By Dan Primack
January 10, 2011

The Carlyle Group is among a small group of private equity firms that is expected to go public within the next couple of years, joining already-listed peers like The Blackstone Group (BX) and Kohlberg Kravis Roberts & Co. (KKR).

I happen to think it will happen later rather than sooner — probably after both Apollo Global Management and TPG Capital — but there is no doubt that Carlyle has been diligently putting the pieces in place.

The latest example is Carlyle’s release of its inaugural Citizenship Report, a 23-page compendium of the firm’s attempts “efforts to incorporate environmental, social and governance considerations into its investment practice and into its own daily operations.” Such programs have been underway at Carlyle for several years, but the effort at publicizing them strikes me as an early PR play to counteract the eventual backlash that would accompany a Carlyle IPO (all PE firms face some degree of criticism, but Carlyle has proven to be a particular magnet for vitriol). Were Carlyle not looking toward its public future, then it simply would have sent this report to its private investors, perhaps with “confidential” stamped at the bottom of each page.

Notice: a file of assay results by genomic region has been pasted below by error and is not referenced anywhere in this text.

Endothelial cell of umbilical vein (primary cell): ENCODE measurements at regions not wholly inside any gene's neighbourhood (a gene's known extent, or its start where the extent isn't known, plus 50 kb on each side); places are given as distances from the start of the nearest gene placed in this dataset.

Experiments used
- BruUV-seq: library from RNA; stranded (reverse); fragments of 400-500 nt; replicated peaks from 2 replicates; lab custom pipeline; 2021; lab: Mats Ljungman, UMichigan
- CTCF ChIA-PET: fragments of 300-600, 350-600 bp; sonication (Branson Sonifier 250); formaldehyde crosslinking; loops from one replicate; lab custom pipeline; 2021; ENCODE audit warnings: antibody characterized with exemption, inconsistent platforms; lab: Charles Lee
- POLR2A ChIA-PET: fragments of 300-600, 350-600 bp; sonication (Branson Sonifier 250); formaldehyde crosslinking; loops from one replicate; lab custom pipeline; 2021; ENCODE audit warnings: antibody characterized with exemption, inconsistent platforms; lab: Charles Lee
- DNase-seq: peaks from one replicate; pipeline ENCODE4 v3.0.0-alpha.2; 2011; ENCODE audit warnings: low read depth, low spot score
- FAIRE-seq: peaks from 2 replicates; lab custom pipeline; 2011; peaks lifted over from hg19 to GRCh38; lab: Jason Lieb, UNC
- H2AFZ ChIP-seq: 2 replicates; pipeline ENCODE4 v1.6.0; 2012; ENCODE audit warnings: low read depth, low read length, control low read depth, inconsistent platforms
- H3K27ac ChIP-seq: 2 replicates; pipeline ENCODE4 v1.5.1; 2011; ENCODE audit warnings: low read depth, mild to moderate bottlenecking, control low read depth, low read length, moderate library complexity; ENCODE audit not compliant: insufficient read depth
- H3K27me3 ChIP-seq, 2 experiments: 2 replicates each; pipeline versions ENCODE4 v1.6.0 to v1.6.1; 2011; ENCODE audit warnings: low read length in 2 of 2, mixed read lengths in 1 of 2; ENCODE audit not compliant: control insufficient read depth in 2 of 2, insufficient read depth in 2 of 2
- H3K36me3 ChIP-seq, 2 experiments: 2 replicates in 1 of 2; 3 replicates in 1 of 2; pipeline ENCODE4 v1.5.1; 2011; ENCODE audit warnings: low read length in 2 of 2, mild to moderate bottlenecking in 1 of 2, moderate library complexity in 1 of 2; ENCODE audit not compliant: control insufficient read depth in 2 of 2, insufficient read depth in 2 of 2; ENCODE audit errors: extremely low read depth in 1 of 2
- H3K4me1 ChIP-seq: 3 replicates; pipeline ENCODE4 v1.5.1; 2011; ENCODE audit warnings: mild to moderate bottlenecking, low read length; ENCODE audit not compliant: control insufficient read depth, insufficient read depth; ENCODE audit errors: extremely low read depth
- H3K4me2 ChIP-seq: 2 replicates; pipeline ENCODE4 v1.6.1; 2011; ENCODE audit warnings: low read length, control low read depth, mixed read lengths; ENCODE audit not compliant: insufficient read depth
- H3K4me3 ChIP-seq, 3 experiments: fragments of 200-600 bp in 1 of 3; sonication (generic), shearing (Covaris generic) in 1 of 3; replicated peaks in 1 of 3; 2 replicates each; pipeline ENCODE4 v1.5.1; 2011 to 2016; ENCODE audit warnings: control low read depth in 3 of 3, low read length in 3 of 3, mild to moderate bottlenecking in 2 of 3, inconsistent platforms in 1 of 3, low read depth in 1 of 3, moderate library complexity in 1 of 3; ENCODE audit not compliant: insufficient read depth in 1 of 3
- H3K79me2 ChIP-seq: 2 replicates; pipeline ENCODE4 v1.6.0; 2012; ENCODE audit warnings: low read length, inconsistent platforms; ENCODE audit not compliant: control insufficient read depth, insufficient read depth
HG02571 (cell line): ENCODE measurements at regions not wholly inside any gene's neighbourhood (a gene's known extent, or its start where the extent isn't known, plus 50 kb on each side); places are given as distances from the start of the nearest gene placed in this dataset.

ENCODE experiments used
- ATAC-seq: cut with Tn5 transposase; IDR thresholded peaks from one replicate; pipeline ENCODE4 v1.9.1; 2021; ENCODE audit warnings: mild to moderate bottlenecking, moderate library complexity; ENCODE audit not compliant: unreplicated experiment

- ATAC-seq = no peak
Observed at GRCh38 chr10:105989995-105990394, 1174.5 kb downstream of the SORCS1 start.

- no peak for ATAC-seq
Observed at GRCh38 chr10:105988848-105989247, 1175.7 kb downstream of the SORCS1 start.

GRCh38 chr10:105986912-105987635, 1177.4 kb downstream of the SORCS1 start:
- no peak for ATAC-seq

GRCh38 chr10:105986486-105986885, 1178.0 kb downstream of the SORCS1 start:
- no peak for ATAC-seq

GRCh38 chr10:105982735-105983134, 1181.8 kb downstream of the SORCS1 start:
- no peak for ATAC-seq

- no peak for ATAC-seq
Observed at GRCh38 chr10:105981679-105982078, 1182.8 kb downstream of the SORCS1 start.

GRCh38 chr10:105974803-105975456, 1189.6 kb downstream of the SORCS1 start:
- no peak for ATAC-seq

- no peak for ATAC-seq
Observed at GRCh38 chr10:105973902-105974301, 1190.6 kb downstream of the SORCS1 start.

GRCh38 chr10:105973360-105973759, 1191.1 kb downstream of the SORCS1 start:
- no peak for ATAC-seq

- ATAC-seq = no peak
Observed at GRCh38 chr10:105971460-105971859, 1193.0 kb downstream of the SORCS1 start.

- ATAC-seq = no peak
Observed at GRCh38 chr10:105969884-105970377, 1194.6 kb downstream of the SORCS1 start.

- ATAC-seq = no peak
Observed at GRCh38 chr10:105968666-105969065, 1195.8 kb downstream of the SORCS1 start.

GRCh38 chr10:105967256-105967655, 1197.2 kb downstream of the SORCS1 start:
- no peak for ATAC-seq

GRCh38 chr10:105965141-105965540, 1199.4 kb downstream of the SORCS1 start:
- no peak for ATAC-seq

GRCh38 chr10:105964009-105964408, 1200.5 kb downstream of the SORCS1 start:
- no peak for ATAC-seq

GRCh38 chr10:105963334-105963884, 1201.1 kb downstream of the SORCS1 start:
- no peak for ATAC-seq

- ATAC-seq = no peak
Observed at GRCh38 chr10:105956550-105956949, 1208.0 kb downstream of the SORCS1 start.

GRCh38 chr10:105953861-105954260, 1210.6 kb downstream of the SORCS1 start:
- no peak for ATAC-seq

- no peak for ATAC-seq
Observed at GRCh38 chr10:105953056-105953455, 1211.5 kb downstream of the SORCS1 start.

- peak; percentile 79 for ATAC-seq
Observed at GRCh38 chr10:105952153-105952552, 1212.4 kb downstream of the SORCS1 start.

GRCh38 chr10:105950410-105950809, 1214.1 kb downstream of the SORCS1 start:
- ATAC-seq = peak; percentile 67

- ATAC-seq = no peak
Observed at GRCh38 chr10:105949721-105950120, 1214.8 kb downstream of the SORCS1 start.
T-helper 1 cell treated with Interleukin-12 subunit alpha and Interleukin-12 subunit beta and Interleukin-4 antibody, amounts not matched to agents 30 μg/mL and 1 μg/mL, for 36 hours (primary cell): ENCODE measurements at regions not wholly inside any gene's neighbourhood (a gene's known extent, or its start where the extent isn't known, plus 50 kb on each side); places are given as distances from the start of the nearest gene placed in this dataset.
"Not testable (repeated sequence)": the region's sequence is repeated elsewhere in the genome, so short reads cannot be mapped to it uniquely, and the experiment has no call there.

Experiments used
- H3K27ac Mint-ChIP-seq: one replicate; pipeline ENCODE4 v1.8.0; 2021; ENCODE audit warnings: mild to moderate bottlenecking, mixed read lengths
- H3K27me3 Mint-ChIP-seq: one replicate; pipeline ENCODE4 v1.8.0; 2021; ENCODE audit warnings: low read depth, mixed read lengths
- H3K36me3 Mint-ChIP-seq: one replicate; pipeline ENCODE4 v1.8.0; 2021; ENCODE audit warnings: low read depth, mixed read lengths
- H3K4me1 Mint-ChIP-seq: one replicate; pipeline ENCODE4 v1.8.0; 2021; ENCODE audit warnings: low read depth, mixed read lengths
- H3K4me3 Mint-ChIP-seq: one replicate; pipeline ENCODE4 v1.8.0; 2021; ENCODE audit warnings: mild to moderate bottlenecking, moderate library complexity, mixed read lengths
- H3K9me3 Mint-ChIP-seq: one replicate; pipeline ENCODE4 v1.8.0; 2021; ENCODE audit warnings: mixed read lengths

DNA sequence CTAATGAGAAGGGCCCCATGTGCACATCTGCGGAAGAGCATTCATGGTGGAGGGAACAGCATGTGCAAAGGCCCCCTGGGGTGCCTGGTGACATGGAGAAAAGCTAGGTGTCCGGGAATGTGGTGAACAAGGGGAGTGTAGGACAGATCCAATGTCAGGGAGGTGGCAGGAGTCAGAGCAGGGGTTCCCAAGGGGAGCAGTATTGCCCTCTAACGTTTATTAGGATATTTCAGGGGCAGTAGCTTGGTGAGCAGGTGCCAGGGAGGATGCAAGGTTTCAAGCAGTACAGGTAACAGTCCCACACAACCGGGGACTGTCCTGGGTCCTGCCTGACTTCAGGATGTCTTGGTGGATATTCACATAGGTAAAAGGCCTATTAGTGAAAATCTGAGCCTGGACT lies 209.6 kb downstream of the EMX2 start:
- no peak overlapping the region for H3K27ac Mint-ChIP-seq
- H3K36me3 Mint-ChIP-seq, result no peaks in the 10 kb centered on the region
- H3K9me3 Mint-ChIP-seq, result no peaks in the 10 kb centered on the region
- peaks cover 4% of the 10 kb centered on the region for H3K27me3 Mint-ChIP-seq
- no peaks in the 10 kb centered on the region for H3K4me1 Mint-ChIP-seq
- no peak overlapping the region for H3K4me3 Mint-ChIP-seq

Here are some excerpts from the report’s opening pages:

In 2008, we sharpened our focus on environmental, social and governance (ESG) issues by developing a set of Guidelines for Responsible Investment… drawing on a variety of existing internationallyrecognized norms, including the U.N. Principles for Responsible Investment and the U.N. Global Compact. The Private Equity Growth Capital Council subsequently adopted a similar set of guidelines. We share these guidelines with a targeted set o four portfolio companies and, where possible, assist them with their ESG activities…

Through a partnership with Environmental Defense Fund, we developed EcoValuScreen,a due diligence tool that identifies operational changes to improve a company’senvironmental footprint and bottom line… We have also becomeincreasingly involved in the communities where we invest around the world by establishing partnerships with global and local service organizations, such as Junior Achievement and Habitat for Humanity. Through these partnerships, our employees teach financial literacy and build homes, among many other volunteer activities. We supplement these activities with an expanded wealth sharing program that leverages the firm’s resources to support charitable causes pursued by ouremployees. We recently launched an innovative partnership with the Robert Toigo Foundation—an organization focused on changing the face of the finance industry—to create new career opportunities for minority MBA graduates.

Here is a copy of the full report:

View this document on Scribd

You May Like